On Twitter's Acquisition, and Leaving
Since Twitter changed hands, I've seen calls for people to remain on the platform in an effort to not cede it to those with extremist views, and to keep communities connected. Although worthy goals, I don't think remaining on the platform is a great idea, and I wanted to share my opinion in the hopes it will influence people, communities, and public services, to change how they engage with society.
This is an odd issue for me to take a stance on because I abandoned social media awhile ago. It's unclear to me that its benefits outweigh its risks to society1. As a life-long netizen who has benefited immensely from online spaces over the years, I also understand that these spaces are important, and that for many, a vital and sometimes life-saving alternative to the real world. I'm just not sure about social media in it's current form. Still, a lot of people like and use it, and what happens with Twitter will impact me, indirectly. So onto the question: why shouldn't people stay?
The value in Twitter, and any social media network, comes from the people who engage with it. These networks don't produce any content; that comes from you. And you wouldn't put content into the network unless you thought someone was going to read it. It's a positive feedback loop: the more you feed the machine, the more valuable the machine becomes, to the public, and, more importantly, to those who control it. In Twitter's case, one person now controls it, and the people he borrowed money from control him. Is this is the platform we want to be society's "town square"? To host our political discourse? To hear from our public servants?
If you fear Twitter becoming a mouthpiece for extremism, disinformation, and mass manipulation, the best way to resist isn't to stay, it's to exit the platform. With fewer accounts, there will be fewer people feeding it content, and less reason for those who remain to do so: a negative feedback loop. Its importance will wane. Starved and spiraling, it will cease to be the "town square", and like many social networks before it, it will fade away. Remaining, at best, ensures the platform retains its status, and — if your fears are true — thus ensures extremism, disinformation, and mass manipulation have an audience.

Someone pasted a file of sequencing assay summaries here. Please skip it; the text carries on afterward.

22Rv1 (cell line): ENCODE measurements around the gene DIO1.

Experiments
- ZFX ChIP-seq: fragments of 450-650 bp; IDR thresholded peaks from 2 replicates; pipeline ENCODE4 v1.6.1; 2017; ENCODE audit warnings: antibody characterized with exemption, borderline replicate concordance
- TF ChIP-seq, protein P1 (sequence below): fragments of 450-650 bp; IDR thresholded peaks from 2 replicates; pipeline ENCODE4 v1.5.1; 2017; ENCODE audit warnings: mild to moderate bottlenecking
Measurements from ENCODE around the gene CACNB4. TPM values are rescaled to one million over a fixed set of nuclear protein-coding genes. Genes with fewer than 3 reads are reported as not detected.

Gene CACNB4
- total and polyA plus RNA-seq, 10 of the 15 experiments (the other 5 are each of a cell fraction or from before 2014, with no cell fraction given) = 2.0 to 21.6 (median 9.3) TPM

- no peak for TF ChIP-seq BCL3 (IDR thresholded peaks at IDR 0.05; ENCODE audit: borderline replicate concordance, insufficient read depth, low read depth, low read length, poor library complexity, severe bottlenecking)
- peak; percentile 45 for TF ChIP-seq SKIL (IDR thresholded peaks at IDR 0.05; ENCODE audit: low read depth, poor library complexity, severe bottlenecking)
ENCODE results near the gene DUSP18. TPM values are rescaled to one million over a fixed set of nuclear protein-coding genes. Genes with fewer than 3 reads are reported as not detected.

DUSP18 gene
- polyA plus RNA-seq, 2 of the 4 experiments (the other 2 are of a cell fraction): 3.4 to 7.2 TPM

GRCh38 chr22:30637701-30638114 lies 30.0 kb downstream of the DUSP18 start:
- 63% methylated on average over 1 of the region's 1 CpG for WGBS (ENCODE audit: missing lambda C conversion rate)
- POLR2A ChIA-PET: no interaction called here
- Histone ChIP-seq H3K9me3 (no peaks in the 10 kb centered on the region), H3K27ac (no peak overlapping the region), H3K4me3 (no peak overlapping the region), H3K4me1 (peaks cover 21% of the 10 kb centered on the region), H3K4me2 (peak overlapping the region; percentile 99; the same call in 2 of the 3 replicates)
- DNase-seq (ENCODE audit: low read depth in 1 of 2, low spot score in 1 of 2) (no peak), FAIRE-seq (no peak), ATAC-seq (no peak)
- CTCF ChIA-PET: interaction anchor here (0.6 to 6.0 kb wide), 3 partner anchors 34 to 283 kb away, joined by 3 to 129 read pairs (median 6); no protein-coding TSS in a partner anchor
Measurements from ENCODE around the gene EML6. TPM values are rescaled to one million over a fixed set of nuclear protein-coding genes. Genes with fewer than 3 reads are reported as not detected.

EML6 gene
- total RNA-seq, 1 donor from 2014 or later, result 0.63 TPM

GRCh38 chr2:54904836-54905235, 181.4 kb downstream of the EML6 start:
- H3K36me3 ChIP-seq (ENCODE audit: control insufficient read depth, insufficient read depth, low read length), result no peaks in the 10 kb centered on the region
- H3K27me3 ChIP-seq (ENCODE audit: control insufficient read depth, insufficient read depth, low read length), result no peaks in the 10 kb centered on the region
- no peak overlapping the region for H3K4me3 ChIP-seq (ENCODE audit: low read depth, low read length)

If you fear your community fracturing, I don't think there's a way to stop this. This acquisition has already driven people away, and it will continue to do so. The best way to keep communities connected, and to ensure this doesn't happen again, is to reform the community around a platform where this type of thing could never happen in the first place, and then exiting the one where it did. Even if you somehow avoid shedding community members, the risk remains going forward: someone you don't trust is dictating the rules, and the community could disband or involuntarily be disbanded at any point.
Which brings me to my most important point: trying to resist within a system of rules your opponent dictates is pointless. You can tweet the best take-down of Twitter ever written, and they can ensure no one sees it. You can start a banging hashtag campaign, and they can ensure no one sees it. You can confront disinformation and offer insight into why it's untrue, and their algorithm can make sure no one sees it. They can outright delete your account: the tool you've chosen for resisting. You have no agency from which to resist.
For example, I've seen claims that leaving now is disrupting the means of mass communication right before what's expected to be a tumultuous US election. Setting aside the fact that Twitter isn't the only way people communicate en masse, if that's something important to you, why would you want to depend on a platform you have no confidence in? Wouldn't it be more important to start building your network on something you know won't be manipulating its users?
Wasn't there an entire movie about this? Wasn't the problem that trying to resist from within was pointless? Wasn't the solution to exit? Exit.
If you agree, but are unsure what to do, here are some suggestions:
- Join a federated network. These operate like email: every member can interact with every other member, regardless of which provider they use. There are many more benefits (and some drawbacks), but it removes any private, central, control on what has become an important substrate of our society. I suggest Mastadon. From what I'm told, it doesn't behave exactly like Twitter, but it's a functioning, useful, social network.
- As I have for this post, practice POSSE (Publish (on your) Own Site, Syndicate Elsewhere). The linked site has a great breakdown of why this is useful, including a point on "Friends are more important than federation".
- Support political efforts which require platforms to federate.
And, next time a curmudgeon like me blathers on about standards, protocols, ownership, and openness, consider that there may be a horizon, closer now than you think, where these things might be important, and in ways you didn't anticipate. And that the present convenience won't be worth what we're giving up.
In How to Do Nothing, Jenny Odell makes a compelling case that our attention is one of the few remaining commodities individuals have left to affect change, and that increasingly people are spending that attention engaging with inflammatory content on social media, while not actually doing anything substantive. I'm probably not representing her excellent and nuanced points well, so if that strikes a chord with you, go read the book.